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Friday, October 05, 2007

New study finds most people are vitamin D deficient

Auckland University researchers are calling for compulsory addition of vitamin D to the food supply, following a new study showing large daily doses of supplements would be needed to overcome New Zealanders' chronic deficiency of the vital nutrient.
Fortification of margarine, fats and dairy foods with vitamin D is already permitted in New Zealand, but Australia has gone further and made its addition to margarine compulsory.
Vitamin D is needed for the body to absorb calcium. A deficiency can cause bone weakness, including the disease rickets. Having the optimum level of vitamin D is associated with a reduced risk of a range of conditions, including bowel cancer, high blood pressure and infectious diseases.
The Health Ministry's 2003 Food and Nutrition Guidelines say most adults, except those living in institutions, can get enough vitamin D from 15 to 30 minutes' exposure to the sun each day, but skin cancer groups warn against unprotected sun exposure.
The new study, published online in today's New Zealand Medical Journal, found that even if people significantly increased their sun exposure, their bodies would still not be producing enough vitamin D.
In summer, 88 per cent of the 201 healthy adults in the study had insufficient vitamin D in their blood, while in winter all of them had too little.
"Most Christchurch people are vitamin D deficient most of the time," the study concludes, "and a daily supplement of 2600 IU [international units] ... would correct this."
This dose is larger than that recommended on pharmacy-sold bottles and for the doctor-only prescription version, but the study says no adverse effects have been found at the much higher dosage of 10,000 IU a day.
In an editorial in the journal, Auckland University epidemiologist Associate Professor Robert Scragg and Auckland City Hospital specialist Dr Jim Bartley say mandatory fortification of foods such as margarine and milk should be considered.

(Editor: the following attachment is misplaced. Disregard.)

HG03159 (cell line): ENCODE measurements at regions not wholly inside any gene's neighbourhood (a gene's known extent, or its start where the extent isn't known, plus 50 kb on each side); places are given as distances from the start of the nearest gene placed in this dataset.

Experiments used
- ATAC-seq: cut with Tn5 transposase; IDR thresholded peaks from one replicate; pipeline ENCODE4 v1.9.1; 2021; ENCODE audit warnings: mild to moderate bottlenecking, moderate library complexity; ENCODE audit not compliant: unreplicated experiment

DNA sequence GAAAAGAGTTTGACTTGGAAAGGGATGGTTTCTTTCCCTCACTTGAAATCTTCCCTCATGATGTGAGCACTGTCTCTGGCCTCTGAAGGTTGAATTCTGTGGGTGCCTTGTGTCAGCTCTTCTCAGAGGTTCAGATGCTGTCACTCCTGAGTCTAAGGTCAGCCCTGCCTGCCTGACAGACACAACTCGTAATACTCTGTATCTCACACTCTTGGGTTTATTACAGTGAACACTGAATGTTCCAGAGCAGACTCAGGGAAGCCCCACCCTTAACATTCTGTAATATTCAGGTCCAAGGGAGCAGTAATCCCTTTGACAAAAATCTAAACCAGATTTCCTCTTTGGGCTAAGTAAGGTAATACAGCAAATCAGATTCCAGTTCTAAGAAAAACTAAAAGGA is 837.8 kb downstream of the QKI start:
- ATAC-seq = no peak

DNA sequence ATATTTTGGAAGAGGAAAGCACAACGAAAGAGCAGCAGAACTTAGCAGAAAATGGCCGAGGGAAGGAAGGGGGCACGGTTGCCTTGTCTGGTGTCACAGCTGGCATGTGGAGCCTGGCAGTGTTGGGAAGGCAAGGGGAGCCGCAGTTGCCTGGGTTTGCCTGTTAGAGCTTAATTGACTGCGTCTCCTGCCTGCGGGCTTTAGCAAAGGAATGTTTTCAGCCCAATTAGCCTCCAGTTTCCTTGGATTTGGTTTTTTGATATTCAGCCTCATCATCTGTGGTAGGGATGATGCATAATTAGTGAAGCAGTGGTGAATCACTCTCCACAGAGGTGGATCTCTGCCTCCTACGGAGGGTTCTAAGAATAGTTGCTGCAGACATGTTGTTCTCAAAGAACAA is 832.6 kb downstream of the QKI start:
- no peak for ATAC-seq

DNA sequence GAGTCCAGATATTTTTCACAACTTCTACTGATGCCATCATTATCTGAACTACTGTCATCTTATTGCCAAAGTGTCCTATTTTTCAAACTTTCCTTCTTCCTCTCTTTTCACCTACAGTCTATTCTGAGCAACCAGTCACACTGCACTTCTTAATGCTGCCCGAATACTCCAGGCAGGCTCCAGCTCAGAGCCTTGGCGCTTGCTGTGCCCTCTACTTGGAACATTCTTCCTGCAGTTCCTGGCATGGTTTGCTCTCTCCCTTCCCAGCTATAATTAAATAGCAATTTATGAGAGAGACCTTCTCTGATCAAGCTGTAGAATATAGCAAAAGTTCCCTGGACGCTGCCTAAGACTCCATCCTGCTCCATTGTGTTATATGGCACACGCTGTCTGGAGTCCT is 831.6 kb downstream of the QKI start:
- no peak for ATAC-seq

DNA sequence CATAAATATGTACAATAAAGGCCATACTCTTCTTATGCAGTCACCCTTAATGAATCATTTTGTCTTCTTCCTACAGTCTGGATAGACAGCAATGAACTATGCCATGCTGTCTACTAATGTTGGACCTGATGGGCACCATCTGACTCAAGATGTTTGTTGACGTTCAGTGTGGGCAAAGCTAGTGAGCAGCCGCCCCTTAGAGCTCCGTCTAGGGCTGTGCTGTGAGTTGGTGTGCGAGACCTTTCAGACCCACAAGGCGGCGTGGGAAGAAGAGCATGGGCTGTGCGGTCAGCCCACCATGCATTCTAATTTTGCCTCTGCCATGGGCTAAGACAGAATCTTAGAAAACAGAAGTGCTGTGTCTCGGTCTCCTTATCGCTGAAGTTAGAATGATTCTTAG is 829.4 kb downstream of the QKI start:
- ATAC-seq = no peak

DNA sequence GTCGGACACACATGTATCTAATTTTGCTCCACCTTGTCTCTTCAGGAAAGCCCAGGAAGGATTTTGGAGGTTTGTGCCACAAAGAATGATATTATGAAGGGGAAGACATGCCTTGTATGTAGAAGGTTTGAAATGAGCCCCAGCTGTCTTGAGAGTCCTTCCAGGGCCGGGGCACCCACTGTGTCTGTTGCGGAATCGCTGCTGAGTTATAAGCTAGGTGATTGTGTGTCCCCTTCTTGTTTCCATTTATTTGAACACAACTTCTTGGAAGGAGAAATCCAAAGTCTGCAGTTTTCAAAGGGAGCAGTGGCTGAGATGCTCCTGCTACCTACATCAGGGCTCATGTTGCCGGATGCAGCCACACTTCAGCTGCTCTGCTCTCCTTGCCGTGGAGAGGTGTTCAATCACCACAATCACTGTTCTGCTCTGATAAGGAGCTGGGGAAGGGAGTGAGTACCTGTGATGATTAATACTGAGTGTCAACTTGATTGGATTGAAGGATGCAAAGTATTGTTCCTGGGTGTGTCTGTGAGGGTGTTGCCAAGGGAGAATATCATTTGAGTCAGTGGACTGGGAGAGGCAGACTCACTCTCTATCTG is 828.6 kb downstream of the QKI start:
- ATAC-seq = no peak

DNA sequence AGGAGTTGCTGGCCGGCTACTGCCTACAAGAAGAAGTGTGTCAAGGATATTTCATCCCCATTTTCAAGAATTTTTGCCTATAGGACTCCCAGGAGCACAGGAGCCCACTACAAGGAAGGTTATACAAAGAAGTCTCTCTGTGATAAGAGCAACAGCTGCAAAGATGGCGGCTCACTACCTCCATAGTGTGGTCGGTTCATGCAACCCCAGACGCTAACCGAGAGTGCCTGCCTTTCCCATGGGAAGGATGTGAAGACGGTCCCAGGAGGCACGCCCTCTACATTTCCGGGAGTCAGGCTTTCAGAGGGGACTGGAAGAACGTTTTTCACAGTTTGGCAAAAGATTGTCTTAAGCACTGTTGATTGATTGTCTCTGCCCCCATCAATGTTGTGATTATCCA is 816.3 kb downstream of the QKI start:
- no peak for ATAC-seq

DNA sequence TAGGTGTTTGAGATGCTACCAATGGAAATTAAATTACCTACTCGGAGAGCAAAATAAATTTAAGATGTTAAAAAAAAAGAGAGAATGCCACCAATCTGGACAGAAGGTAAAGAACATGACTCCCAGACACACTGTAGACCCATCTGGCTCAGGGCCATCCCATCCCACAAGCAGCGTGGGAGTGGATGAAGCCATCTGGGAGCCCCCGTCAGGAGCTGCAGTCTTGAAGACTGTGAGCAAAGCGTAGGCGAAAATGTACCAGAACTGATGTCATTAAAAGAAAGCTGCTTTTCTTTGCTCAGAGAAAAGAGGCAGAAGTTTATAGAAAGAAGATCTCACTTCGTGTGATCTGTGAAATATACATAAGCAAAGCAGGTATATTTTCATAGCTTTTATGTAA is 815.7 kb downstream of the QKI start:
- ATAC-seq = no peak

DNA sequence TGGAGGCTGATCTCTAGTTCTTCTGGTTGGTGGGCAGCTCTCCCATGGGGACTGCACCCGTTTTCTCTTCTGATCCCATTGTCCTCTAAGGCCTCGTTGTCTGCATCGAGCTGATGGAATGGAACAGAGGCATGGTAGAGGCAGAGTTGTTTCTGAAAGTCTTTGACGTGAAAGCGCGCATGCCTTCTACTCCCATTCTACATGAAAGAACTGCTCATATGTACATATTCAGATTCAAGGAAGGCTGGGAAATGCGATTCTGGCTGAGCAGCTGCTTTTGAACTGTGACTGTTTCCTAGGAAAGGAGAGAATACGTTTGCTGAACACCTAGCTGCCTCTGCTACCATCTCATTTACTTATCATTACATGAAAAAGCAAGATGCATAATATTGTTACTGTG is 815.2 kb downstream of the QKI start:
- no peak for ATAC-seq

"Ideally we should implement that," Professor Scragg told the Herald. "It's definitely a public health strategy we should be looking at."
International research evidence was mounting in favour of recommending supplements, particularly in winter, in the elderly and people at risk of low vitamin D, such as Maori, Pacific Islanders and south Asians.
Gary Moller comments:
This is hardly new news: really it is more of the same. If you do a search of this site with the term "vitamin D" or "sunlight" you will see that I have been running a campaign for several years about this health issue which is at odds with hysterical sun-avoidance policies like the Sun Smart one. These silly policies may be causing more ill health than they prevent and certainly more cancer. That's for sure.

This new study also exposes the lie that incidental exposure to the sun is enough. I have rubbished this official claim in the past.

You will note that a person can safely supplement with up to 10,000iu's per day of vitamin D. About 2-3,000 per day is just right, it would appear.

Quality Vitamin D supplements are cheap and they can be pruchased online from

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